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PAYNE v. JOYNER et al.
Motion for new trial. Cobb State Court. Before Judge Adams.
Payne, who was not wearing a seat belt and was injured upon falling from an open jeep when Joyner swerved to avoid another vehicle at an intersection, appeals the denial of her motion for new trial.
Viewed in favor of the verdict, the evidence showed the following. The accident occurred on May 26, 1985 near midnight. Payne consumed four beers between 9:30 and 10:30 p.m. while at a local restaurant with four friends. She then drove her friend's car to another restaurant because she believed the friend too inebriated to safely drive. Payne wore her seat belt. Payne called Joyner, with whom she had a date that evening. Joyner came to pick her up in his jeep, in which she had ridden before and used the seat belts. The jeep had the roof and doors off and Joyner was wearing his seat belt. He did not mention to Payne that she should engage hers.
As they approached the intersection, the traffic light turned yellow. Believing he could not safely stop, Joyner went through the intersection and swerved to miss a vehicle approaching from the passenger side. Payne fell out of the vehicle and was injured when she hit the pavement. No contact was made between the vehicles. When Joyner was asked to get Payne's identification, he discovered in her purse a pint of Seagrams, which he threw into a ditch. When the paramedics arrived, she told them "I don't need help, get me some Seagrams." Her blood alcohol level measured .10 approximately 45 minutes later.
1. Prior to trial, Payne filed a motion in limine to prohibit testimony or evidence regarding the fact that she was not wearing a seat belt. The second enumeration assigns error in its denial and subsequent denial of a new trial on this ground. The motion was premised solely on the theory that OCGA 40-8-76.1 (d) is to be given retroactive effect to the 1985 incident. The effective date of the statute was September 1, 1988.
Although the amended motion for new trial contends that the motion in limine was erroneously amended because 1987 case law 1 allowing seat belt evidence should be applied only prospectively and not in the 1985 calamity, there was no mention of that argument in the motion in limine or during trial and it could not be a basis for new trial. OCGA 5-5-22; Boggs v. Griffeth Bros. Tire Co., 125 Ga. App. 304, 309 (7) (187 SE2d 915) (1972); Georgia Power Co. v. Hendricks, 97 Ga. App. 369, 370 (1) (103 SE2d 601) (1958).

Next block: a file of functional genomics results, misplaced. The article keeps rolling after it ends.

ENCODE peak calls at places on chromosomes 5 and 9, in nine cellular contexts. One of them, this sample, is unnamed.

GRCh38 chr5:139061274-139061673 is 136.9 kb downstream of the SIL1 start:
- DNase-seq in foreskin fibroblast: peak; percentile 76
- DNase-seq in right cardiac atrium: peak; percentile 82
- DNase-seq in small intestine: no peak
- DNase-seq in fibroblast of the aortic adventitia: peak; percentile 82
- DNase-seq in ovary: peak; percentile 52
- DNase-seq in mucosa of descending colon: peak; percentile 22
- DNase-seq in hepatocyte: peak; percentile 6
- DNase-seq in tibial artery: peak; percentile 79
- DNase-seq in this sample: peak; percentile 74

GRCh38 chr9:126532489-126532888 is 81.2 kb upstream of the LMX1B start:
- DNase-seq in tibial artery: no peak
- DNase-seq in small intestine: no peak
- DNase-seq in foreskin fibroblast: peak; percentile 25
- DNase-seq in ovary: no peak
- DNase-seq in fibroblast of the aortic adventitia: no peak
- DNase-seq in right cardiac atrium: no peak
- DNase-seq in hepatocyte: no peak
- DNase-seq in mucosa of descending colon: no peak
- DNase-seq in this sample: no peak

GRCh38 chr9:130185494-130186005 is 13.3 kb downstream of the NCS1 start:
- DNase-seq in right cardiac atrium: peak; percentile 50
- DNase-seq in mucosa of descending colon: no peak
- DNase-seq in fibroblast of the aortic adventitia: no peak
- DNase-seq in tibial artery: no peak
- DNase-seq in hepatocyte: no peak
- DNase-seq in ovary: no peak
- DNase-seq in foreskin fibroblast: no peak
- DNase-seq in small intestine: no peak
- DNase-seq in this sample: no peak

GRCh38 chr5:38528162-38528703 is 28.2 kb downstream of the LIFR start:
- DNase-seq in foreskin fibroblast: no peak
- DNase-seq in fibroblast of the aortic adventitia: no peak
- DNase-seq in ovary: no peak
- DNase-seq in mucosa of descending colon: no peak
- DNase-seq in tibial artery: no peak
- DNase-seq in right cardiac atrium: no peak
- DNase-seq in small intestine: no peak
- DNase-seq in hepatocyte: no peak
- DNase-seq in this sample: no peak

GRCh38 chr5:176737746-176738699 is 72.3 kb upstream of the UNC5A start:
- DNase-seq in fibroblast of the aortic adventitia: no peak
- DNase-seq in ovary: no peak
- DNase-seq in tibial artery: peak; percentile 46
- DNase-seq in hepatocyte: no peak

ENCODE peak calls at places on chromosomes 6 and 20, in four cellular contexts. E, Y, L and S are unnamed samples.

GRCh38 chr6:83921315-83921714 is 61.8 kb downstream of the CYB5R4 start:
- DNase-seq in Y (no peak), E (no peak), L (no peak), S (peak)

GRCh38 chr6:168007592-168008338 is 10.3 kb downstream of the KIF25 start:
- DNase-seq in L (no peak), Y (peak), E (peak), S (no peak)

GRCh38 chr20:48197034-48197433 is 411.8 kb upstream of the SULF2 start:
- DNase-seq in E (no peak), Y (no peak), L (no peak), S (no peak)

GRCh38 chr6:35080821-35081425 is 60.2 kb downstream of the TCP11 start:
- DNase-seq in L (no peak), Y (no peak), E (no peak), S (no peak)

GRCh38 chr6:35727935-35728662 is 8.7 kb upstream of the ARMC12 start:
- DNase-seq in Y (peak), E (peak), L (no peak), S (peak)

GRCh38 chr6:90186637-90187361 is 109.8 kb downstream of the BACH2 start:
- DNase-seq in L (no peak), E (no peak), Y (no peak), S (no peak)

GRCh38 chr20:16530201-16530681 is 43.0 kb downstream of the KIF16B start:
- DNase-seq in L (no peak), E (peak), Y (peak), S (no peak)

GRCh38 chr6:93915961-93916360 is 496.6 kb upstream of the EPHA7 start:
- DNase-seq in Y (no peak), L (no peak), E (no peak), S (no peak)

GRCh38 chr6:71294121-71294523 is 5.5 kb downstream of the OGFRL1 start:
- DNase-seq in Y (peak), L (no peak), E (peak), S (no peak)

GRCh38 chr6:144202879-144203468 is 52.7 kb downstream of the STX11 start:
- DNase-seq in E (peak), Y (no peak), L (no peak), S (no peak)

As to the argument based on the statute, the seat belt law is a prospective statute only, applying to incidents on or after September 1, 1988. Bales v. Shelton, 197 Ga. App. 522, 524 (3) (a) (399 SE2d 78) (1990). See Jones v. Scarborough, 194 Ga. App. 468 (1) (a) (390 SE2d 674) (1990); Boatwright v. Czerepinski, 194 Ga. App. 697 (2) (391 SE2d 685) (1990) (accident 1987; trial December 1988).
At the time of trial in 1989, evidence of failure to use a seat belt was admissible on the question of damages if there was evidence that the injuries could have been reduced by use of a seat belt, which was shown here. Bales, supra; Boatwright, supra; Katz v. White, 190 Ga. App. 458 (379 SE2d 186) (1989); Sapp v. Johnson, 184 Ga. App. 603, 606 (3) (362 SE2d 82) (1987).
There was no error in the denial of the motion in limine.
2. Defendant also urges error in the trial court's charge on contributory negligence. Osburn v. Pilgrim, 246 Ga. 688, 695 (273 SE2d 118) (1980). Objection was that the principle did not apply to the case.
The charge was from Vol. 1 Suggested Pattern Jury Instructions p. 291. It was followed by a charge on comparative negligence which Payne acknowledged was appropriate.
The discussion of contributory negligence at trial and in the brief centers on the seat belt issue. The charge, however, contained no reference to seat belts but addressed the concept generally. Evidence unrelated to the seat belt issue justified the charge. Payne's consumption of alcohol, resulting in a blood alcohol level of .10 forty-five minutes after the fall, could have affected her equilibrium enough to have caused her fall and merited the instruction. Vogt v. Rice, 114 Ga. App. 251 (1) (150 SE2d 691) (1966); see Lawrence v. Edwards, 128 Ga. App. 1, 2 (3) (195 SE2d 244) (1973). We need not address whether, absent this evidence, the charge was appropriate solely on the seat belt evidence as the charge related to liability instead of damages. Reese v. Lyons, 193 Ga. App. 548 (4) (388 SE2d 369) (1989); Cannon v. Lardner, 185 Ga. App. 194, 195 (363 SE2d 574) (1987); Wendlandt v. Shepherd Constr. Co., 178 Ga. App. 153, 155 (1) (342 SE2d 352) (1986) (physical precedent).
Denial of the motion for new trial was not error.
Drew, Eckl & Farnham, G. Randall Moody, for appellees.
Lokey & Bowden, Peter K. Kintz, K. Scott Graham, for appellant.
Saturday May 23 14:31 EDT

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